As Pennsylvania lawmakers consider proposed changes to funding cyber charter schools, larger problems with how public education is funded are drawing their attention.
Pennsylvania school districts pay for every charter and cyber charter school student who would otherwise go to their schools.
But student costs vary from district to district because of the way state funding is allocated.
So what charter schools receive is based on each district — not on the charter’s per-student costs.
Joanne Jones Barnett, CEO of the Pennsylvania Virtual Charter School, is asking state House lawmakers to consider a comprehensive overhaul to correct the district-to-district inequities.
“First of all, we need to look at what is broken,” Barnett said. “That is the funding model for all education in the commonwealth.”
The changes before lawmakers would require school districts to pay less money to cyber charter schools.
That’s giving some lawmakers pause.
State Rep. Ryan Aument, R-Lancaster, says he’s hesitant to vote for those changes and not alter the way all public education is funded.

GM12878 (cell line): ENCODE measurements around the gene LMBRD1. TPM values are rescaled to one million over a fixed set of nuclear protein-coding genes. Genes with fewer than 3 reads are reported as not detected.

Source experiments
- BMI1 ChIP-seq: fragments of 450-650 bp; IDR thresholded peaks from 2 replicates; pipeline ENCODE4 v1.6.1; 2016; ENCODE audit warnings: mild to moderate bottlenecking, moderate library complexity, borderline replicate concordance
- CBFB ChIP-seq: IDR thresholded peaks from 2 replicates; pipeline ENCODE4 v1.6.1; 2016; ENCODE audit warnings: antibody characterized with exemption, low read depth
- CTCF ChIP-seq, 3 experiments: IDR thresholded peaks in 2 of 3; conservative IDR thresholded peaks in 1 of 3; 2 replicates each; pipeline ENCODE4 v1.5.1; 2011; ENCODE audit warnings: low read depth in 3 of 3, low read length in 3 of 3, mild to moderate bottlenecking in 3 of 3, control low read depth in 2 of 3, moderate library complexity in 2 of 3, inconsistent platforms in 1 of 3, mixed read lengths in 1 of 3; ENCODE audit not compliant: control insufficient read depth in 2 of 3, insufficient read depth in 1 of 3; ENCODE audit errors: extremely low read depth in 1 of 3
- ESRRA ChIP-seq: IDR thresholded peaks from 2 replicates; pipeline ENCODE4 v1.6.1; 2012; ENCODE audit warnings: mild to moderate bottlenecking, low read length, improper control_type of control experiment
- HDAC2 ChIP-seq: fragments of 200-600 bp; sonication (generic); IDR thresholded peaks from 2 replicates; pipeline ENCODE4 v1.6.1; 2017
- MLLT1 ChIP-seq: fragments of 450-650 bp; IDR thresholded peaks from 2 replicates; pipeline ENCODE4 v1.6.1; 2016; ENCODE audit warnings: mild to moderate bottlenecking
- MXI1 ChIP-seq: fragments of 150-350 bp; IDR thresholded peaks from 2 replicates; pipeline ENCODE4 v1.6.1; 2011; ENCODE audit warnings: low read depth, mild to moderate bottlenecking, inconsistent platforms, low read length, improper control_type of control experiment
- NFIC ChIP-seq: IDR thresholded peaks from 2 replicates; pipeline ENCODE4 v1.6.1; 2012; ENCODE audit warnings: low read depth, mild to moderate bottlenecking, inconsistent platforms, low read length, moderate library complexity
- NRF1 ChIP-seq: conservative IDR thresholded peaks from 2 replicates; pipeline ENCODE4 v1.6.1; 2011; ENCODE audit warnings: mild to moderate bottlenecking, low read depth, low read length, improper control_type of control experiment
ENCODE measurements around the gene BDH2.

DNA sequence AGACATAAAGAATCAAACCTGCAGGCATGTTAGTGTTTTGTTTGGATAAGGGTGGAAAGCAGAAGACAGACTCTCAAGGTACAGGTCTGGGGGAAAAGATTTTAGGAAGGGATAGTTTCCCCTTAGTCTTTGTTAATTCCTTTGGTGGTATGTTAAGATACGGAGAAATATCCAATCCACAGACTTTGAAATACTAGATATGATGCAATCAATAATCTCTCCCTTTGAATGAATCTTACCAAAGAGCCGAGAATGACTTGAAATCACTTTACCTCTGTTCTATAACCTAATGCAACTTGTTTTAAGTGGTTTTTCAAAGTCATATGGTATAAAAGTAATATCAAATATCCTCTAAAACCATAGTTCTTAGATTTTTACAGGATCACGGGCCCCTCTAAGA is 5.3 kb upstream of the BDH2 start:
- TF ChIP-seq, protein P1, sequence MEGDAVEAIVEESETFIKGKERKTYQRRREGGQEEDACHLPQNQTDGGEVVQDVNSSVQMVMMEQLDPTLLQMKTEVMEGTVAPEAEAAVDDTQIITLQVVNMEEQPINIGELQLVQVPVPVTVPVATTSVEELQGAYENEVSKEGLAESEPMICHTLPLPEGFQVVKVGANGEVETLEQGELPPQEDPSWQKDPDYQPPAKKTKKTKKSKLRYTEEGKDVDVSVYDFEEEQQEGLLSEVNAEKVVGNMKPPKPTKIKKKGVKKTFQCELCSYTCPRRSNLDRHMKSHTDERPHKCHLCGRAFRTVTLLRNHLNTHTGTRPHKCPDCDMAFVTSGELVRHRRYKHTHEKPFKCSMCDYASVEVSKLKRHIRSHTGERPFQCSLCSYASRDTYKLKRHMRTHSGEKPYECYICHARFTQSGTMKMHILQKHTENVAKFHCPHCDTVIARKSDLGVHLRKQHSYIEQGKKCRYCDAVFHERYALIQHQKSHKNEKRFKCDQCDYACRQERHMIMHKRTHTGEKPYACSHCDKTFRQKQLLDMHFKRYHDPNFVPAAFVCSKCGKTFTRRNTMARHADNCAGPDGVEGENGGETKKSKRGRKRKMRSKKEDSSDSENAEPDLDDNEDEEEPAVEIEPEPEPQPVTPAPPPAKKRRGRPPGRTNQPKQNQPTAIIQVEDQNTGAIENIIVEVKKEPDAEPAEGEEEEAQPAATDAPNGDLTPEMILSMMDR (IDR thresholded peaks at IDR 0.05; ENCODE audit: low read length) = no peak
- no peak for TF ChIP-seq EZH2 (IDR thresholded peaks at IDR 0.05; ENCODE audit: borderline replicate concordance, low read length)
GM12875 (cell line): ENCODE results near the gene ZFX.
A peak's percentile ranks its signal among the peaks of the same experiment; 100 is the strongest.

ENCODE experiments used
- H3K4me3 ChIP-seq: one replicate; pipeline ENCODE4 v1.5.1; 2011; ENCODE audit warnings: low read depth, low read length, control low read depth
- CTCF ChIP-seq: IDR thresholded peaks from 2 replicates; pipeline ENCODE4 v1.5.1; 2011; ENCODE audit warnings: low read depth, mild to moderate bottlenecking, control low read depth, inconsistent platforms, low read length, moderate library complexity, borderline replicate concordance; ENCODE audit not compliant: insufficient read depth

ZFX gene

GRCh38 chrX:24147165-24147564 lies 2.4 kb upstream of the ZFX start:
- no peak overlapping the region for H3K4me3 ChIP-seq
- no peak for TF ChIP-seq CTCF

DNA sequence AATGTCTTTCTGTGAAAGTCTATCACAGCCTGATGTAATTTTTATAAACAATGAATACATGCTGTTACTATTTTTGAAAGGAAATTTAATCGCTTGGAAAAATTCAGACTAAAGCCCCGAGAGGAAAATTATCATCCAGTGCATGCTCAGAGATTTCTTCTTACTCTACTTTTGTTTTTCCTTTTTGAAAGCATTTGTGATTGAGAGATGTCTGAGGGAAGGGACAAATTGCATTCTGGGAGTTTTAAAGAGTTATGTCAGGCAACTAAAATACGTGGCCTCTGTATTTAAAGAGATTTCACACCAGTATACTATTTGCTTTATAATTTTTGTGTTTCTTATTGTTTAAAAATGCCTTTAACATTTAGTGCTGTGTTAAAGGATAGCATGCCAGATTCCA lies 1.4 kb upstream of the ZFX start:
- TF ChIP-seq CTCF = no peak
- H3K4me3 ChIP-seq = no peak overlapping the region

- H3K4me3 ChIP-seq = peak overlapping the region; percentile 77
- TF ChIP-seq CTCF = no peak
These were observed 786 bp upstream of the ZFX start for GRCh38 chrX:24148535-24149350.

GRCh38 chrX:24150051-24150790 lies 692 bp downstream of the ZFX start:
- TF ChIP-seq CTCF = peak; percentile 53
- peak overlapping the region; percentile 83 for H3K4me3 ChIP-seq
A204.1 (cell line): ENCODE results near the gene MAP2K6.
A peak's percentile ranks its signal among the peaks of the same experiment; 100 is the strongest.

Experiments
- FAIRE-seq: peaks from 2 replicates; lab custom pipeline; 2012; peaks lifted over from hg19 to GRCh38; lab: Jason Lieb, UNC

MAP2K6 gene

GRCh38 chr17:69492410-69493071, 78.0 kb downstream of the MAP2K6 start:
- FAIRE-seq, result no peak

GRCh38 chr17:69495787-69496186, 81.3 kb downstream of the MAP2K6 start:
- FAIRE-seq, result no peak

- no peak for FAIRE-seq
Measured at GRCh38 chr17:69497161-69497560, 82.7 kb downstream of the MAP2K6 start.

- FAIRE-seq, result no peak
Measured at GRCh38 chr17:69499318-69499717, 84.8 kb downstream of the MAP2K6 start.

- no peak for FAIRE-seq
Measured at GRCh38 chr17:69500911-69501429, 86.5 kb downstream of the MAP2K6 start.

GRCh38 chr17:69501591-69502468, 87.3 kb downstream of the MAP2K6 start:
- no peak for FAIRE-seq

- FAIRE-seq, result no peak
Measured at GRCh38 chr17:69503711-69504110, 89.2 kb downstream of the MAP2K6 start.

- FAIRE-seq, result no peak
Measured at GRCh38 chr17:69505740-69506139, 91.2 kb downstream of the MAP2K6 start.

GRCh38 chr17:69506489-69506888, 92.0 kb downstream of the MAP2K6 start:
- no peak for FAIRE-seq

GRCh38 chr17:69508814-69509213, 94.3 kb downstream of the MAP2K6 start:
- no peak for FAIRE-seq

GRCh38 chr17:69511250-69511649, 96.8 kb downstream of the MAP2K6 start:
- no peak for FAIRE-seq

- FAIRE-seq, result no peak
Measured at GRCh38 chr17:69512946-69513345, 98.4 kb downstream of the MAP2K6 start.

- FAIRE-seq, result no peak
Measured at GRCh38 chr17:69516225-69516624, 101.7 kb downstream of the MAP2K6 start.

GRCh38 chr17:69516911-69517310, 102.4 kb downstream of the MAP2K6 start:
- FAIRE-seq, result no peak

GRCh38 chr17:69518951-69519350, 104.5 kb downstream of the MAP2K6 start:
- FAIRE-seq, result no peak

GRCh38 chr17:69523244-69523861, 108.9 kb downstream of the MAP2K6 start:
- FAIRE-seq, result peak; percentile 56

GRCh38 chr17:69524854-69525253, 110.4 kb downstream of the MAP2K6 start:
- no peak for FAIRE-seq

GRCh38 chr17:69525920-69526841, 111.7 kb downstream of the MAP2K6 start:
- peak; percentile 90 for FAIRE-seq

“My concern with a piecemeal approach is that we perhaps are taking away legitimate options for students,” Aument said Thursday.”I am interested in the conversation about children in two different school districts receiving different allocations of funds as it flows from the state. Shouldn’t we really start there?”
However, groups representing school districts say putting such measures off until a grand bargain is struck would be a mistake.
“If we’ve got the obvious things that we can do, the improvements that we can make immediately, we should do that because the grand bargain could be very elusive when it comes to that,” says Stuart Knade, head of the Pennsylvania School Boards Association.